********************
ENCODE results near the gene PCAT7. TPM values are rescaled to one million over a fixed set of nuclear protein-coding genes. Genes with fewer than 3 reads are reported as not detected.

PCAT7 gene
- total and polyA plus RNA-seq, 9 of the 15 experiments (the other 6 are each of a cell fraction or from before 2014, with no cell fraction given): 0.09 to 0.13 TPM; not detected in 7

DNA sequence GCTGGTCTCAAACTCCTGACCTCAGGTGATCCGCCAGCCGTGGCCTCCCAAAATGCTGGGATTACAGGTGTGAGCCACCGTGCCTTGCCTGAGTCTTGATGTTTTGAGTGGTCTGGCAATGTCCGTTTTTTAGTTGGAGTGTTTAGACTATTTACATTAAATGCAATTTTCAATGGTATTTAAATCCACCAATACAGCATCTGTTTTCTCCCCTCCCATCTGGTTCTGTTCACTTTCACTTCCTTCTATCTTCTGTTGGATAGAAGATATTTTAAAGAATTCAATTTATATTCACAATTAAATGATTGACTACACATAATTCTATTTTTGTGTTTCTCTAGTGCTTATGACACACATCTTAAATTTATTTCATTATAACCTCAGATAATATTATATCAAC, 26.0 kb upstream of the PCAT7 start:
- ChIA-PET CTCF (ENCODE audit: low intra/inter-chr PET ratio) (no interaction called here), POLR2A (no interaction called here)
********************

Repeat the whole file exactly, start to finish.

ENCODE results near the gene PCAT7. TPM values are rescaled to one million over a fixed set of nuclear protein-coding genes. Genes with fewer than 3 reads are reported as not detected.

PCAT7 gene
- total and polyA plus RNA-seq, 9 of the 15 experiments (the other 6 are each of a cell fraction or from before 2014, with no cell fraction given): 0.09 to 0.13 TPM; not detected in 7

DNA sequence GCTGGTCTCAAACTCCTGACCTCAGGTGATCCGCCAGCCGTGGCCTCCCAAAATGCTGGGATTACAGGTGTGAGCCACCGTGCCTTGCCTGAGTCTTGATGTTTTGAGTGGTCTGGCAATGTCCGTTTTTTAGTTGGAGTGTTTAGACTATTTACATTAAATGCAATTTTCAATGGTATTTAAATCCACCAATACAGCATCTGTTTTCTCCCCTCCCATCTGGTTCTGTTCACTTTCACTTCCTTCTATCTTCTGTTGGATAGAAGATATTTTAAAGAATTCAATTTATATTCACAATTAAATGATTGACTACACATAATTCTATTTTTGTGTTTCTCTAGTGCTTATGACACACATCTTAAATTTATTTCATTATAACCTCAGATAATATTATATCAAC, 26.0 kb upstream of the PCAT7 start:
- ChIA-PET CTCF (ENCODE audit: low intra/inter-chr PET ratio) (no interaction called here), POLR2A (no interaction called here)